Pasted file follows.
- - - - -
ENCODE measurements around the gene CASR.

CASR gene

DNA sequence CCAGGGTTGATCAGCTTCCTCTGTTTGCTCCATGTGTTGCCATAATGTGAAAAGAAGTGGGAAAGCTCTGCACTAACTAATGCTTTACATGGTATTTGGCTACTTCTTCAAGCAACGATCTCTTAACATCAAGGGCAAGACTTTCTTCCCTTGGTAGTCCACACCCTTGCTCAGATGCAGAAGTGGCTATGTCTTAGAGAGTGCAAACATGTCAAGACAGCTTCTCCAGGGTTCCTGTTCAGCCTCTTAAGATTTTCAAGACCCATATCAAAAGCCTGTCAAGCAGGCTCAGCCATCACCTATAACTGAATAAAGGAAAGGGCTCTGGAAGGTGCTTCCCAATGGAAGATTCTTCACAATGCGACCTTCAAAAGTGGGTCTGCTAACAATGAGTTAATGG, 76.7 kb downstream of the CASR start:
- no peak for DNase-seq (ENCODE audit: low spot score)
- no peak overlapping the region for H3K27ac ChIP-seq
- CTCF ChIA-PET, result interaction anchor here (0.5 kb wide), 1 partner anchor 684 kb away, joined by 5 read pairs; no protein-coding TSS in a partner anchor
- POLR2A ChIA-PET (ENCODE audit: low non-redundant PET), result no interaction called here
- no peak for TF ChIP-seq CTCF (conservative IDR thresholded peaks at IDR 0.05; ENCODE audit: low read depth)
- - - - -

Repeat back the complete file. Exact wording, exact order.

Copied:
ENCODE measurements around the gene CASR.

CASR gene

DNA sequence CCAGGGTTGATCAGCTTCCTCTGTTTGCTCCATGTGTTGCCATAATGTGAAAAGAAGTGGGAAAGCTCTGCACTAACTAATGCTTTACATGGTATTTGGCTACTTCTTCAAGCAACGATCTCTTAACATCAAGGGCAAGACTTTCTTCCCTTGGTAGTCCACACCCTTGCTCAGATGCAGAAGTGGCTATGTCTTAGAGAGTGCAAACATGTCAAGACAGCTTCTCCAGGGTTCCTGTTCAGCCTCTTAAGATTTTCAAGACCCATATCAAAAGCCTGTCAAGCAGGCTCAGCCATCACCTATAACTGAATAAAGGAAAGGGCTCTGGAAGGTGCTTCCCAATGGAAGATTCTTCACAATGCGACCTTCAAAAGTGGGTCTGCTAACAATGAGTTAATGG, 76.7 kb downstream of the CASR start:
- no peak for DNase-seq (ENCODE audit: low spot score)
- no peak overlapping the region for H3K27ac ChIP-seq
- CTCF ChIA-PET, result interaction anchor here (0.5 kb wide), 1 partner anchor 684 kb away, joined by 5 read pairs; no protein-coding TSS in a partner anchor
- POLR2A ChIA-PET (ENCODE audit: low non-redundant PET), result no interaction called here
- no peak for TF ChIP-seq CTCF (conservative IDR thresholded peaks at IDR 0.05; ENCODE audit: low read depth)